• Small Lander and Orbit Transfer Vehicle (SLOTV): This vehicle is identical in use and design to the LLOTV, except that it is one third the total mass and correspondingly less expensive to build and refuel. Some exceptionally wealthy individuals own private small LOTVs. Using a small LOTV with a hydrogenoxygen engine to take off and land on Venus or for other high velocity uses is exceptionally cramped and allows for absolutely no room for error. Like the LLOTV, this vehicle can be easily converted between low and high velocity configurations and is made in both streamlined and non-streamlined versions.
  • Standard Transport: This vessel is one of the most common freighter and passenger vessel in the solar system. While egocasting is by far the most common form of inter-habitat transport, some people prefer to travel by ship and others do not wish to leave their current morph behind. In addition, some goods are easier or cheaper to physically transport rather than duplicating their templates. As a result, standard transports regularly travel to and from every large habitat and inhabited planet and moon in the solar system. These are modern fusion-drive ships that offer fast and comfortable travel for passengers as well as relatively swift transport for small cargoes. One of the additional benefits of the standard transport is the fact that it contains four separate passenger compartments, each of which is mounted on a 90 meter-long booms that can extend and rotate to simulate gravity. When rotating at a comfortable 2 rpm, passengers experience Mars level gravity. Typically, the gravity maintained in these pods starts at the local gravity (or Mars gravity, if the local gravity is higher) and over the course of the journey gradually increases or decreases to the gravity of the destination. However, these pods cannot rotate to produce gravity higher than that found on Mars.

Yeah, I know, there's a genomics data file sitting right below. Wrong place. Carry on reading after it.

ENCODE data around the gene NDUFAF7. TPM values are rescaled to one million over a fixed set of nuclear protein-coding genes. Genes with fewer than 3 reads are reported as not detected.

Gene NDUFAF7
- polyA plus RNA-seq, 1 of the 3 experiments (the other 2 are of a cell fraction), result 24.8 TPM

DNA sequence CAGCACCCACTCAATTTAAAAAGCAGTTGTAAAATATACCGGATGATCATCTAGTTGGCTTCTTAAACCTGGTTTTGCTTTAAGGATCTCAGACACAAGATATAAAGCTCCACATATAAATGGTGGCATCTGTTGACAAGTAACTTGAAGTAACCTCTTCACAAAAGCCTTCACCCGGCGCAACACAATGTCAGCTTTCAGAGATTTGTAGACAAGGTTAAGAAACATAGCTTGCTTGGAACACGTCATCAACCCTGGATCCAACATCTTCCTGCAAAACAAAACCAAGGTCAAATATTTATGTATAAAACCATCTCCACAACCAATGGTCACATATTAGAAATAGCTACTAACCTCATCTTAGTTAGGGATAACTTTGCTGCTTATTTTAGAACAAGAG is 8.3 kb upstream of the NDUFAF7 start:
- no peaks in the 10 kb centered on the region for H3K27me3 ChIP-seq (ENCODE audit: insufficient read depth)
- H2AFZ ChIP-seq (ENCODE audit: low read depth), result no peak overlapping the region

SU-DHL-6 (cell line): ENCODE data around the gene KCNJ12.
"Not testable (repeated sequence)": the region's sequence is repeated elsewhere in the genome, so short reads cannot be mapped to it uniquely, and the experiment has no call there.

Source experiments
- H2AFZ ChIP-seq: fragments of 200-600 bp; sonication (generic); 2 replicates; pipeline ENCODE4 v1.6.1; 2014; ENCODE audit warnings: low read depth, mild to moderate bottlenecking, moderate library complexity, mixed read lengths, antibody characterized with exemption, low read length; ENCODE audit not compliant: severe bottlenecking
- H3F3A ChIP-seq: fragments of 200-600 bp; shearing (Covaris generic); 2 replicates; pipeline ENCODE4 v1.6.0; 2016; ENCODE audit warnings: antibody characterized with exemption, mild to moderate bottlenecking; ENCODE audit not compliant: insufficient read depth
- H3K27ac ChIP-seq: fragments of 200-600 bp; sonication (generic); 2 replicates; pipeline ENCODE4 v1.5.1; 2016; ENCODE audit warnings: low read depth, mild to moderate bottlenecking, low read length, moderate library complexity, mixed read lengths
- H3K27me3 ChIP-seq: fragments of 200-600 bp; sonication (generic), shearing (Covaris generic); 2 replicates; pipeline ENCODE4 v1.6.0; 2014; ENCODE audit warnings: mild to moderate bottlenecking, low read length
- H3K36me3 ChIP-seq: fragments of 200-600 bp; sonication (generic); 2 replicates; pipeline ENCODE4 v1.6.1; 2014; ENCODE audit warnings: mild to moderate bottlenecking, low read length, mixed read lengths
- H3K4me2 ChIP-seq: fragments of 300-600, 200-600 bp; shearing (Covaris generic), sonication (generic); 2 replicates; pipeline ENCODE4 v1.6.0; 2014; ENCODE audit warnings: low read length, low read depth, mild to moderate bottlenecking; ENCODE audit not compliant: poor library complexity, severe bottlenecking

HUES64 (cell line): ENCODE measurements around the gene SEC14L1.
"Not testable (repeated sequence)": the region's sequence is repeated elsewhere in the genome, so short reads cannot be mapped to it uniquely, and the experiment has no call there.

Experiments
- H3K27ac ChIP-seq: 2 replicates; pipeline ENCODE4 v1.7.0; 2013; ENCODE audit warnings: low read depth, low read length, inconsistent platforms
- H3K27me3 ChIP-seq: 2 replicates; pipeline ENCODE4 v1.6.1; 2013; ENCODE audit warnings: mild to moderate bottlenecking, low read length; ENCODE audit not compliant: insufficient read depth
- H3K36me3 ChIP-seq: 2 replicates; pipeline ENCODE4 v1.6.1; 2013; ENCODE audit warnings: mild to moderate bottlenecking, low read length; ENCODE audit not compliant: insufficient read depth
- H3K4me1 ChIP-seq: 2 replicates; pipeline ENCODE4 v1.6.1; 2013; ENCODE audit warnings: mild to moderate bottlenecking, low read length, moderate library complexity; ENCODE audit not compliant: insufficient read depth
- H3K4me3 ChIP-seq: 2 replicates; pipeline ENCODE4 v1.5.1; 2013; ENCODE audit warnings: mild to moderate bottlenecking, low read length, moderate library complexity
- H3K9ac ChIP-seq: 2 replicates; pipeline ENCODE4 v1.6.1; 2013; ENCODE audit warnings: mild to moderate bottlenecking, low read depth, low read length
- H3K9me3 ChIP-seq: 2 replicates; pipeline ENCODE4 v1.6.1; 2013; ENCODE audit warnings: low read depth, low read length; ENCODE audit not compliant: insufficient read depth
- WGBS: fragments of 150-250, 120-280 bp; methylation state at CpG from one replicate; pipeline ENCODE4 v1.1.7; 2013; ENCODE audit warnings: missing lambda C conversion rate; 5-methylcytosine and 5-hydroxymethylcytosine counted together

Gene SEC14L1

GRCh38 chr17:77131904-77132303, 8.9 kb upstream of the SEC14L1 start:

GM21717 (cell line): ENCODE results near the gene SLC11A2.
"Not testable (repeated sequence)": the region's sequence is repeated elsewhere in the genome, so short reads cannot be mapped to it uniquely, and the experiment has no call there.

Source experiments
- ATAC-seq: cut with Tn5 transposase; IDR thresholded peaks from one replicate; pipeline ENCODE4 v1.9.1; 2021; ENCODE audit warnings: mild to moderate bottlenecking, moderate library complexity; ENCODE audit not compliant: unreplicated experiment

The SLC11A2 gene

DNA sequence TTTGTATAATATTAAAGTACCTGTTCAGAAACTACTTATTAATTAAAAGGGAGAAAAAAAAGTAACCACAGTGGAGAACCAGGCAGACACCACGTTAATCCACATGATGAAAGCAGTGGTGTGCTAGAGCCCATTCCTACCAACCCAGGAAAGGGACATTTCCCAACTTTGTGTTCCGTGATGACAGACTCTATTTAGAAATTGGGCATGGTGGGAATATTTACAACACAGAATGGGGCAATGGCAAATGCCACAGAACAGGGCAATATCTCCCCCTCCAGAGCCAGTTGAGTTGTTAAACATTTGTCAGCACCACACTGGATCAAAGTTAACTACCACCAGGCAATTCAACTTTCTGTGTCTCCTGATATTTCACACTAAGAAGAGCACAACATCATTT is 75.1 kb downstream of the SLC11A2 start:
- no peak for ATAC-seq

See AlsoEdit